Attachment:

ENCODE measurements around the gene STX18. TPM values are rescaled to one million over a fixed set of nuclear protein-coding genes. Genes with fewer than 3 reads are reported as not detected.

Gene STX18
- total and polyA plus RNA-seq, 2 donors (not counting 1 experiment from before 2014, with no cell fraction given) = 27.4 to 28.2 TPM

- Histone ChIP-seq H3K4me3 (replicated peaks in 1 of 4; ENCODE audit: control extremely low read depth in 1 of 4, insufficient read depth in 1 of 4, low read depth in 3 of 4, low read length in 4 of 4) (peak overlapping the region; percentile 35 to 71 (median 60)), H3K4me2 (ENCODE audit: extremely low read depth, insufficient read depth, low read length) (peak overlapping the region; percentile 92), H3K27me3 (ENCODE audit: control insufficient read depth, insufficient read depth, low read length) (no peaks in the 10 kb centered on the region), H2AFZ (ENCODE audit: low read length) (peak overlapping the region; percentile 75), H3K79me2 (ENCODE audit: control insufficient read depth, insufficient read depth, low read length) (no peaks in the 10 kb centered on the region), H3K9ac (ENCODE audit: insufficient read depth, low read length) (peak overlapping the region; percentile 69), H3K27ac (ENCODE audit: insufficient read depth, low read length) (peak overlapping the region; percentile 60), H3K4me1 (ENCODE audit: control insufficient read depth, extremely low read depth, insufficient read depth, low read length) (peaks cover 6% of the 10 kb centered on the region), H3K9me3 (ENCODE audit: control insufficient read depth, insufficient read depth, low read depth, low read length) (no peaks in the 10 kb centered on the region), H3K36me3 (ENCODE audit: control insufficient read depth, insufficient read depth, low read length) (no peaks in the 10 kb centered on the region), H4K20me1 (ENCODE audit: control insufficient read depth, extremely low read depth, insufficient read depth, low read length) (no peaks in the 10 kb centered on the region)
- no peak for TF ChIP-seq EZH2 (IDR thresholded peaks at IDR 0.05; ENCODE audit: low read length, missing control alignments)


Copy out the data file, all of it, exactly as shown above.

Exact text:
ENCODE measurements around the gene STX18. TPM values are rescaled to one million over a fixed set of nuclear protein-coding genes. Genes with fewer than 3 reads are reported as not detected.

Gene STX18
- total and polyA plus RNA-seq, 2 donors (not counting 1 experiment from before 2014, with no cell fraction given) = 27.4 to 28.2 TPM

- Histone ChIP-seq H3K4me3 (replicated peaks in 1 of 4; ENCODE audit: control extremely low read depth in 1 of 4, insufficient read depth in 1 of 4, low read depth in 3 of 4, low read length in 4 of 4) (peak overlapping the region; percentile 35 to 71 (median 60)), H3K4me2 (ENCODE audit: extremely low read depth, insufficient read depth, low read length) (peak overlapping the region; percentile 92), H3K27me3 (ENCODE audit: control insufficient read depth, insufficient read depth, low read length) (no peaks in the 10 kb centered on the region), H2AFZ (ENCODE audit: low read length) (peak overlapping the region; percentile 75), H3K79me2 (ENCODE audit: control insufficient read depth, insufficient read depth, low read length) (no peaks in the 10 kb centered on the region), H3K9ac (ENCODE audit: insufficient read depth, low read length) (peak overlapping the region; percentile 69), H3K27ac (ENCODE audit: insufficient read depth, low read length) (peak overlapping the region; percentile 60), H3K4me1 (ENCODE audit: control insufficient read depth, extremely low read depth, insufficient read depth, low read length) (peaks cover 6% of the 10 kb centered on the region), H3K9me3 (ENCODE audit: control insufficient read depth, insufficient read depth, low read depth, low read length) (no peaks in the 10 kb centered on the region), H3K36me3 (ENCODE audit: control insufficient read depth, insufficient read depth, low read length) (no peaks in the 10 kb centered on the region), H4K20me1 (ENCODE audit: control insufficient read depth, extremely low read depth, insufficient read depth, low read length) (no peaks in the 10 kb centered on the region)
- no peak for TF ChIP-seq EZH2 (IDR thresholded peaks at IDR 0.05; ENCODE audit: low read length, missing control alignments)